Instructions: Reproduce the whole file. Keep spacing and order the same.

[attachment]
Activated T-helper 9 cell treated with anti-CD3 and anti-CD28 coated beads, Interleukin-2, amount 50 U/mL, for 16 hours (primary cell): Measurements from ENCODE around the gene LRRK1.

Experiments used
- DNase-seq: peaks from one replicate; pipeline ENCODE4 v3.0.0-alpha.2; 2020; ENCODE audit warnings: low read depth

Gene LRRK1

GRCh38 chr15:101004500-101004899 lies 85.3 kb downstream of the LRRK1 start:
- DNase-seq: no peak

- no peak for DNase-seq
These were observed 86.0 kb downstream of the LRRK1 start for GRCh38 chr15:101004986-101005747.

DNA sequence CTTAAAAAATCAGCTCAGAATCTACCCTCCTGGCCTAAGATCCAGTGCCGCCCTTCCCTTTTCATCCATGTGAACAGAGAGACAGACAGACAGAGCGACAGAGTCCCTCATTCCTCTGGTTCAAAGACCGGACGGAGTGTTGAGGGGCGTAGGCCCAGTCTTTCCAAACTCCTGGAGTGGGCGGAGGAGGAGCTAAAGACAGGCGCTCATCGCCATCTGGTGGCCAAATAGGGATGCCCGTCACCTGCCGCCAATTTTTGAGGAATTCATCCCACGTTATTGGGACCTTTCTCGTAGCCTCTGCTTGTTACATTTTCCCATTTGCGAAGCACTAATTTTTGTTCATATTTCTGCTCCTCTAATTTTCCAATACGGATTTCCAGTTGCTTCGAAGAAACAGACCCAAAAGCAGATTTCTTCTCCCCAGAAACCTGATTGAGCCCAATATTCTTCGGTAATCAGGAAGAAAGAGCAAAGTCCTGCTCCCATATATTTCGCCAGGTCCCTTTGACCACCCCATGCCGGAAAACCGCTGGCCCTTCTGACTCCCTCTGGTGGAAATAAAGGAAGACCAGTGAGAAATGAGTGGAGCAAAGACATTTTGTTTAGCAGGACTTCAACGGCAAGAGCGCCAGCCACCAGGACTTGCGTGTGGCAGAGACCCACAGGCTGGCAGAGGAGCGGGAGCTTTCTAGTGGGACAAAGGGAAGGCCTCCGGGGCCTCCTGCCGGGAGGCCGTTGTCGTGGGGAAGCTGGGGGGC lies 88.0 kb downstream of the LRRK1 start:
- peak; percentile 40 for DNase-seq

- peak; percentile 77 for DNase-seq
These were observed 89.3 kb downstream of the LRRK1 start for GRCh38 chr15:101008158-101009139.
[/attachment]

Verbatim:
Activated T-helper 9 cell treated with anti-CD3 and anti-CD28 coated beads, Interleukin-2, amount 50 U/mL, for 16 hours (primary cell): Measurements from ENCODE around the gene LRRK1.

Experiments used
- DNase-seq: peaks from one replicate; pipeline ENCODE4 v3.0.0-alpha.2; 2020; ENCODE audit warnings: low read depth

Gene LRRK1

GRCh38 chr15:101004500-101004899 lies 85.3 kb downstream of the LRRK1 start:
- DNase-seq: no peak

- no peak for DNase-seq
These were observed 86.0 kb downstream of the LRRK1 start for GRCh38 chr15:101004986-101005747.

DNA sequence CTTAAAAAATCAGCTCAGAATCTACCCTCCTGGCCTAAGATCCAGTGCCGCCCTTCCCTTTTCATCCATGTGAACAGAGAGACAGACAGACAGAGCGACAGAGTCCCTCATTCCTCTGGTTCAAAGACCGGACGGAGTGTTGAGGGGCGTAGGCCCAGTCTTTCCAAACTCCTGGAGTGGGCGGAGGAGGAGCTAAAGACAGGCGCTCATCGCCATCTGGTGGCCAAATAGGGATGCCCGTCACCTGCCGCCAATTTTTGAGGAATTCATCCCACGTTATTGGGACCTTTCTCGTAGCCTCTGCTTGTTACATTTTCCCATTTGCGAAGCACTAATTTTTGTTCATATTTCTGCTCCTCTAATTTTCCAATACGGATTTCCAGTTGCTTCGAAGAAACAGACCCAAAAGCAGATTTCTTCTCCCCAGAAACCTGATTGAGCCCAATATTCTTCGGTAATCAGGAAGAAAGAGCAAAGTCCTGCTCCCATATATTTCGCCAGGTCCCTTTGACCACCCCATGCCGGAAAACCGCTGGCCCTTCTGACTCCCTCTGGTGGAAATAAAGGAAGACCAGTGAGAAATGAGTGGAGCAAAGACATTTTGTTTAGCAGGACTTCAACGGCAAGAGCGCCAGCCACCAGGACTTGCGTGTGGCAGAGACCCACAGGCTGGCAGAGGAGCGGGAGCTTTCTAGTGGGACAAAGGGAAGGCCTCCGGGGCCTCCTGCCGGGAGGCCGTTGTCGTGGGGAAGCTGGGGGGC lies 88.0 kb downstream of the LRRK1 start:
- peak; percentile 40 for DNase-seq

- peak; percentile 77 for DNase-seq
These were observed 89.3 kb downstream of the LRRK1 start for GRCh38 chr15:101008158-101009139.